Despite a history of more than 100 years and the introduction of provisional maps to support land registration, the Kenyan cadastre is largely incomplete. It consists of a patchwork of maps of different positional qualities, which would not be readily integrated to create a nation-wide coverage. This paper outlines the structure of the Kenyan cadastre and analyses the quality of the cadastral maps with regard to the requirements of modern land administration.
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Library ResourceJournal Articles & BooksMarch, 2011Kenya
Library ResourceReports & ResearchJanuary, 2016Kenya
Land use/cover changes are pervasive with no clear understanding of their spatial extends, drivers and impacts to society. Land-use changes have become a key component in the current strategies for managing and monitoring the natural resources and environment changes. The purpose of this study was to assess the land covers change and decline in sugarcane farming using a three time series of Landsat satellite images of 1984, 2000 and 2015.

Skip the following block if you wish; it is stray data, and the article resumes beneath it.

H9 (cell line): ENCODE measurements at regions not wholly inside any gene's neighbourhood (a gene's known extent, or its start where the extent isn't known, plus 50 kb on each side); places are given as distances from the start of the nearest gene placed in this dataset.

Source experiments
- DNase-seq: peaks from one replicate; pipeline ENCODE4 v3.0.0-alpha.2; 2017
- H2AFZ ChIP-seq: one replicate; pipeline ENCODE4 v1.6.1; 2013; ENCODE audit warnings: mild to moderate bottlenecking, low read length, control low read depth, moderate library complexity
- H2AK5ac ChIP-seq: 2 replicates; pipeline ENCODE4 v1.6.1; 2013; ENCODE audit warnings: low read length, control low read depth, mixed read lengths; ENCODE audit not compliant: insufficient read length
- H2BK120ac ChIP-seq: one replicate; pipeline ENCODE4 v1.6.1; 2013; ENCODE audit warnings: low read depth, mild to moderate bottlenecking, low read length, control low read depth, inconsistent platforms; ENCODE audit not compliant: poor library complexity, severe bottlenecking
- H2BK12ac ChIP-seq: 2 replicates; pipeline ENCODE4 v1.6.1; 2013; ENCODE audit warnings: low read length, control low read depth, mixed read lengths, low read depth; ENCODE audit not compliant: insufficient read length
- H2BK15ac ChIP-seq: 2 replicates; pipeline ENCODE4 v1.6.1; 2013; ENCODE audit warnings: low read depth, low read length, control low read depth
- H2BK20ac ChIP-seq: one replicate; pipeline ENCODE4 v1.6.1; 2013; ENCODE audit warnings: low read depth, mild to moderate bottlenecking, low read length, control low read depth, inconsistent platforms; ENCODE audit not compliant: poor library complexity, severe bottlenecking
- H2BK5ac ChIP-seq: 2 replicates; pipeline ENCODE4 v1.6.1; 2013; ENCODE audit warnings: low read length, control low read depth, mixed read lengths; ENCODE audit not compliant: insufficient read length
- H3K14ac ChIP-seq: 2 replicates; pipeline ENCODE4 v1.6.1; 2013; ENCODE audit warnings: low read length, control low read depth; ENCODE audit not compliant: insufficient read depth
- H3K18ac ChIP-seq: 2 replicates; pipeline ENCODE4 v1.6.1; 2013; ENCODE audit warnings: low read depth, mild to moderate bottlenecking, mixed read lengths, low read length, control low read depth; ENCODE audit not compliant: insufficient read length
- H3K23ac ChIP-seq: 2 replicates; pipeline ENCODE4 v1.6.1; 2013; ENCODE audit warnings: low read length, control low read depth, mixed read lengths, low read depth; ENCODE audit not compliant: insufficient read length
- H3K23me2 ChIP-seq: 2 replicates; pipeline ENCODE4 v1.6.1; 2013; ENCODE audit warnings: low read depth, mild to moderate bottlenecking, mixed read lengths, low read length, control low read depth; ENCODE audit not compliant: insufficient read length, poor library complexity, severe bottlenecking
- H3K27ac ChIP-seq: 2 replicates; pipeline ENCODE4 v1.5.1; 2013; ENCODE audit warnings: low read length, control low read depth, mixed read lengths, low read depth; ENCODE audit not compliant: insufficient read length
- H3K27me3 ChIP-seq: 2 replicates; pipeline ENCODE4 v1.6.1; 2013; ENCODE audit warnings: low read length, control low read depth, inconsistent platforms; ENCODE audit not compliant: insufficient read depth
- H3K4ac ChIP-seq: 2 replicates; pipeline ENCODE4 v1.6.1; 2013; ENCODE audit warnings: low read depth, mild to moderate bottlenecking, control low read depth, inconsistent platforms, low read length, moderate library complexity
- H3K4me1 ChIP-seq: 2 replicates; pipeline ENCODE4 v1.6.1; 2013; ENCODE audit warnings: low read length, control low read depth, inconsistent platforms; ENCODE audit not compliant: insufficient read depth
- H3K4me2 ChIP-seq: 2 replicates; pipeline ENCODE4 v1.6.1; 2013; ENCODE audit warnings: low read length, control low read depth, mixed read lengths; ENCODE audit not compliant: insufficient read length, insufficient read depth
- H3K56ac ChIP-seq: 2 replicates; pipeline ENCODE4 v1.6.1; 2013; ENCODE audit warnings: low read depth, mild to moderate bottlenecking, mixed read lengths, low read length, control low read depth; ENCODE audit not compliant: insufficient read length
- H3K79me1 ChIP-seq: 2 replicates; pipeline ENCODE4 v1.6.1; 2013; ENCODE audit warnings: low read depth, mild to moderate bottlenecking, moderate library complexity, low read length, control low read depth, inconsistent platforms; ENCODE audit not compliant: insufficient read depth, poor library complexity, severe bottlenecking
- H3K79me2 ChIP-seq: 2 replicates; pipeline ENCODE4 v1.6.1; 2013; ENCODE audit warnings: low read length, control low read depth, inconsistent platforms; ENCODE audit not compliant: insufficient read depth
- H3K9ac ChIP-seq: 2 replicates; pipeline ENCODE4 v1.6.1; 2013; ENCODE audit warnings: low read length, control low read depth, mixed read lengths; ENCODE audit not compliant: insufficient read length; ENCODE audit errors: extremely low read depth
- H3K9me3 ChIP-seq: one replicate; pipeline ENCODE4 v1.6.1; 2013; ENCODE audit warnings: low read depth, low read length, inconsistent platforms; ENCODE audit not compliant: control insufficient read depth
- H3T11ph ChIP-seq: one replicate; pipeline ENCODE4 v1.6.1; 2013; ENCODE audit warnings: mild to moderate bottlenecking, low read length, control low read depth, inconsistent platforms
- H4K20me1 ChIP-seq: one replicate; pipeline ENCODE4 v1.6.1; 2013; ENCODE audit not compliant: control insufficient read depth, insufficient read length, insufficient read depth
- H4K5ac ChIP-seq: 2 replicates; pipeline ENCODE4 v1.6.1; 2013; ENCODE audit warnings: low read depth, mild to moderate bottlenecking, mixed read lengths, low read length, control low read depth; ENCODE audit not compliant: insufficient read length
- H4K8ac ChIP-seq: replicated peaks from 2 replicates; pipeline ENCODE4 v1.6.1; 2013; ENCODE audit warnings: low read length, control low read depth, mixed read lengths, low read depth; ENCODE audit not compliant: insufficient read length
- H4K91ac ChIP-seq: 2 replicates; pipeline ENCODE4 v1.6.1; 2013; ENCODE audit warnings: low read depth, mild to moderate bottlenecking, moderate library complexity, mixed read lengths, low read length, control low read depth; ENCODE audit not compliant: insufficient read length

Library ResourceManuals & GuidelinesMay, 2016Kenya
The absence of a clearly defined land use policy in Kenya after years of independence has resulted in a haphazard approach to managing the different land use practices and policy responses. Land use continues to be addressed through many uncoordinated legal and policy frameworks that have done little to unravel the many issues that affect land use management. The Constitution of Kenya 2010, Kenya Vision 2030 and the Sessional Paper No. 3 of 2009 on National Land Policy all call for a clear framework for effectively addressing the challenges related to land use.
Library ResourceJournal Articles & BooksReports & ResearchJuly, 2012Kenya
In Kenya, insecure land tenure and inequitable access to land and natural resources have contributed to conflict and violence, which has in return exacerbated food insecurity. Most farmers in Kenya have no legal title for the land on which they farm. Sources of tenure insecurity can be ethnic conflicts over land between neighbouring communities, particularly in the Northern provinces, expropriation by the state or local government and land grabbing by local elite or companies. Competition is as well growing over water, especially over groundwater, which is scarce in Kenya.
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